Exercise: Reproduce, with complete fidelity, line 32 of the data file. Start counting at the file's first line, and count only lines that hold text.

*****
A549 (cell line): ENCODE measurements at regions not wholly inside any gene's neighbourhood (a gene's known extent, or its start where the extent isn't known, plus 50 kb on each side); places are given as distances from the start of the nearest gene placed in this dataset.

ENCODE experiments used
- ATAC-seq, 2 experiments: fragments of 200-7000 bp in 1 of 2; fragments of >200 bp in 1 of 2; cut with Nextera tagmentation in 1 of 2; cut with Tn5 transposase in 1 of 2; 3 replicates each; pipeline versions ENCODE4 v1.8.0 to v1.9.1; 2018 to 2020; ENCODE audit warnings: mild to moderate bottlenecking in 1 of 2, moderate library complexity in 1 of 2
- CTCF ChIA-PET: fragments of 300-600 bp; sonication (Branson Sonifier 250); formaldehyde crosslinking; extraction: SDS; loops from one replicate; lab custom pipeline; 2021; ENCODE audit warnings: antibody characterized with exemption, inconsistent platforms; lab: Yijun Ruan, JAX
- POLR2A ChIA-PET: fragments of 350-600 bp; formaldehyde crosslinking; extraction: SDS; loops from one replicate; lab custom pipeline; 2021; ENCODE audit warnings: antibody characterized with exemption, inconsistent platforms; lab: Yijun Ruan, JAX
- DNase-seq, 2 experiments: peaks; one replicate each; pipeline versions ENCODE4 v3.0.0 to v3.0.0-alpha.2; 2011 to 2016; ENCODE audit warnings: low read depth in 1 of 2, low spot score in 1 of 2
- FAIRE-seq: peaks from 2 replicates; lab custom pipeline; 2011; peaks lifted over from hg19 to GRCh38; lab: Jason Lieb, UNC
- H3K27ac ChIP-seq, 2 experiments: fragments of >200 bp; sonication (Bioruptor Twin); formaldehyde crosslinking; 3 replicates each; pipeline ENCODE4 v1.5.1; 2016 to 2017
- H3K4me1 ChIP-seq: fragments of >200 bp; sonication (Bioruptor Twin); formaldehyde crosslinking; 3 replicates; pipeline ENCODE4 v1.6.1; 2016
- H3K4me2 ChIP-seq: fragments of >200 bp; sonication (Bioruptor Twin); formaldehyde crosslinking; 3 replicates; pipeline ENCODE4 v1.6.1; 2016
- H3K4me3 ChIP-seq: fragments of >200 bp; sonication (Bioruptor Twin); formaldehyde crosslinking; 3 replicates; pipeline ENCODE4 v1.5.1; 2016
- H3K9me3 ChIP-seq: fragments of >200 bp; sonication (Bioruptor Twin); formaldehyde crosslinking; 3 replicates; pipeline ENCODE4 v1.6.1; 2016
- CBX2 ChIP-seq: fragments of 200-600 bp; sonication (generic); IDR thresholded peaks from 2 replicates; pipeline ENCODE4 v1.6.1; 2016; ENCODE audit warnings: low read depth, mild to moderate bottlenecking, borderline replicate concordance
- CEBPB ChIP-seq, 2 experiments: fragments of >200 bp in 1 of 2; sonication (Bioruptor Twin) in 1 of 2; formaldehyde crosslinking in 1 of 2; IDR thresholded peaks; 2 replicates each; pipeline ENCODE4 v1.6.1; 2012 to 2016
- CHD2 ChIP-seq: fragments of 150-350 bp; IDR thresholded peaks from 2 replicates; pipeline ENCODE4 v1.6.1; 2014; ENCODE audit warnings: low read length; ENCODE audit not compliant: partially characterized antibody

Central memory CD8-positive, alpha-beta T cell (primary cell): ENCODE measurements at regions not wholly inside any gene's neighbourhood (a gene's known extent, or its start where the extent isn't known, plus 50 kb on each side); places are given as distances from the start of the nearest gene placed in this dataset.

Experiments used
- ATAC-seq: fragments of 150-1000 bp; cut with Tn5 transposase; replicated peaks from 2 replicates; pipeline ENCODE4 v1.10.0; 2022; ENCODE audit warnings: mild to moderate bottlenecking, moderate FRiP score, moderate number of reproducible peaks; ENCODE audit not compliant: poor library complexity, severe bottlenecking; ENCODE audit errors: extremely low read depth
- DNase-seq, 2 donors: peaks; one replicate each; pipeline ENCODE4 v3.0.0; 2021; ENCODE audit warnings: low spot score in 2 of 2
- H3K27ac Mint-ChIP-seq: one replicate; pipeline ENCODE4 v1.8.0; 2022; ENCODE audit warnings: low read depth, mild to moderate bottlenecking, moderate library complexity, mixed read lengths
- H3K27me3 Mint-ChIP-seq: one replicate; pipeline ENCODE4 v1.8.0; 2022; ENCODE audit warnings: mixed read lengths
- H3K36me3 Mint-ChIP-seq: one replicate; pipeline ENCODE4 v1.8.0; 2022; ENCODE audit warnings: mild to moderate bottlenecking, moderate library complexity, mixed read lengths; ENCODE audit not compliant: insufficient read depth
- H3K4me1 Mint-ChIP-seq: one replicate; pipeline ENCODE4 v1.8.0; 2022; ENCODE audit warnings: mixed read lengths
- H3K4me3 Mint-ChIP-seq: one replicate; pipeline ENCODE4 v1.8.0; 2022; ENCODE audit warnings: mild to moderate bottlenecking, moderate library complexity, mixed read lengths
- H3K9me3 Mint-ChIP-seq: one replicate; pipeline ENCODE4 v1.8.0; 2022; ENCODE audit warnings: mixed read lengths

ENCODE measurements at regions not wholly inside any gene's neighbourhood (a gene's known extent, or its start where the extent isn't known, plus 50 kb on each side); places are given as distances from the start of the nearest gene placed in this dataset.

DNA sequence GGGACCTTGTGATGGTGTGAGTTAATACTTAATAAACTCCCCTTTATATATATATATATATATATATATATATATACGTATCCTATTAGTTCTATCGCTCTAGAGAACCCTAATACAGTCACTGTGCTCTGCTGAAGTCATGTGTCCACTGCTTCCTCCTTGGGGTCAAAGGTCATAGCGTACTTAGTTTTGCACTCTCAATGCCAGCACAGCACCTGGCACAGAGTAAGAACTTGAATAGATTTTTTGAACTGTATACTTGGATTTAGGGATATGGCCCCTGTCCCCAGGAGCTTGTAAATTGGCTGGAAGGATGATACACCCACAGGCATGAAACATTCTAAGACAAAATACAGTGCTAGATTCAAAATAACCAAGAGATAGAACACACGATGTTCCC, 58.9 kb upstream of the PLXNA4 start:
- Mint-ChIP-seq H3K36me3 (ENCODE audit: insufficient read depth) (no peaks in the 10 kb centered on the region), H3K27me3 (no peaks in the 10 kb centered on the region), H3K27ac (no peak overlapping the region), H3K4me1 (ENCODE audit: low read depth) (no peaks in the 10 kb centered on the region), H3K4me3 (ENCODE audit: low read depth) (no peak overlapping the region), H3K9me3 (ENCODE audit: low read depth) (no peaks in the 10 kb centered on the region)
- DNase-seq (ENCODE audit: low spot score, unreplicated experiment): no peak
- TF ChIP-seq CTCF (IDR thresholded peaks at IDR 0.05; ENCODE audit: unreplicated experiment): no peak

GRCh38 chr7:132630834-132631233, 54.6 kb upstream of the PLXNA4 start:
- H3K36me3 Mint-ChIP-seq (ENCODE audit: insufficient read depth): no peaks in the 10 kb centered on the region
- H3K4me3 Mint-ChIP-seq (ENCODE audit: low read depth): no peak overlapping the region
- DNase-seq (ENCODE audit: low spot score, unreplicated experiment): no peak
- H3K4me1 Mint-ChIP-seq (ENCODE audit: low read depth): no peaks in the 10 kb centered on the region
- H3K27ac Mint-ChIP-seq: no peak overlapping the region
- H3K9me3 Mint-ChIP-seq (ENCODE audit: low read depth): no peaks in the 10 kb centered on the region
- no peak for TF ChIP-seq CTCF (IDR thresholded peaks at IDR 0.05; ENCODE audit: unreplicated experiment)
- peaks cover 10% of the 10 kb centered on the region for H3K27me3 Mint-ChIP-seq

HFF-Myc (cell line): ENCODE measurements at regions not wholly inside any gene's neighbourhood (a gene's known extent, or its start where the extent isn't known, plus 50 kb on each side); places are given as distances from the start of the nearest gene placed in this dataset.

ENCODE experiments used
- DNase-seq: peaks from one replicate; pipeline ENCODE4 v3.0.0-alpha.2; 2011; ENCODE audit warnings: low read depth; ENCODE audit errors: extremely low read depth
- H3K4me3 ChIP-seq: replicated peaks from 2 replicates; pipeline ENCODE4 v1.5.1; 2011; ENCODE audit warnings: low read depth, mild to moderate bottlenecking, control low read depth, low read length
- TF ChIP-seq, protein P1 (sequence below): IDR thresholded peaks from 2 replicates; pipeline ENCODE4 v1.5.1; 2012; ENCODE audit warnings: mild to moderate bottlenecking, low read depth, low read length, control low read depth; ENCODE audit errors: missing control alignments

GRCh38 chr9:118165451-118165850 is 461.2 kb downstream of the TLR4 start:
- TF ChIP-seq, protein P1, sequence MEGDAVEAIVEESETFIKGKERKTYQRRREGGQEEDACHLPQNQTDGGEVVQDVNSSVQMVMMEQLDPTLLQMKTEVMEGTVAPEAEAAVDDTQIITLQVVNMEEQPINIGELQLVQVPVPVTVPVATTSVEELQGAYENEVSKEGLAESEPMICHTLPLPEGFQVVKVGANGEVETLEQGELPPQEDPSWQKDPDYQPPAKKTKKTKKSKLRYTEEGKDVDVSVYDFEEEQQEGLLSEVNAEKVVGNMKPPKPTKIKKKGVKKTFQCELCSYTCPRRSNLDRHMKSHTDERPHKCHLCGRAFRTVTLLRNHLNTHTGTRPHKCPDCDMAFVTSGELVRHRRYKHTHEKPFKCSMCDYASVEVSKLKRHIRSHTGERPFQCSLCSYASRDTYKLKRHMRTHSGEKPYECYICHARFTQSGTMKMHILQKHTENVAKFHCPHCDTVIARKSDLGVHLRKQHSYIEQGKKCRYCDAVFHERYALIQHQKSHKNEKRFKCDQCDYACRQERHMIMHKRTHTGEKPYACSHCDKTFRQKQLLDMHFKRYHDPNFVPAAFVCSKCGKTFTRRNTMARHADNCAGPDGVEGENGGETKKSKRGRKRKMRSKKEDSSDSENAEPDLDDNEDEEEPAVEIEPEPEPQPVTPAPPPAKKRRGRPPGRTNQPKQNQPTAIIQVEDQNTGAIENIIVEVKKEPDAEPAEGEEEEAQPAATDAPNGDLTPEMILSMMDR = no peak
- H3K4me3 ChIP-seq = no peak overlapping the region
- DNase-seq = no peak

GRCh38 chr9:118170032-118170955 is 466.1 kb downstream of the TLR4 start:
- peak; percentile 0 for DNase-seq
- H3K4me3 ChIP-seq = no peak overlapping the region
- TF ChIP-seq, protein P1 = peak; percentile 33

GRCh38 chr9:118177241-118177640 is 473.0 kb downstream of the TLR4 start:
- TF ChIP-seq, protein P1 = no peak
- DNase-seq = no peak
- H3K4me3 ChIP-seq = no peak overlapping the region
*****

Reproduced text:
- H3K36me3 Mint-ChIP-seq (ENCODE audit: insufficient read depth): no peaks in the 10 kb centered on the region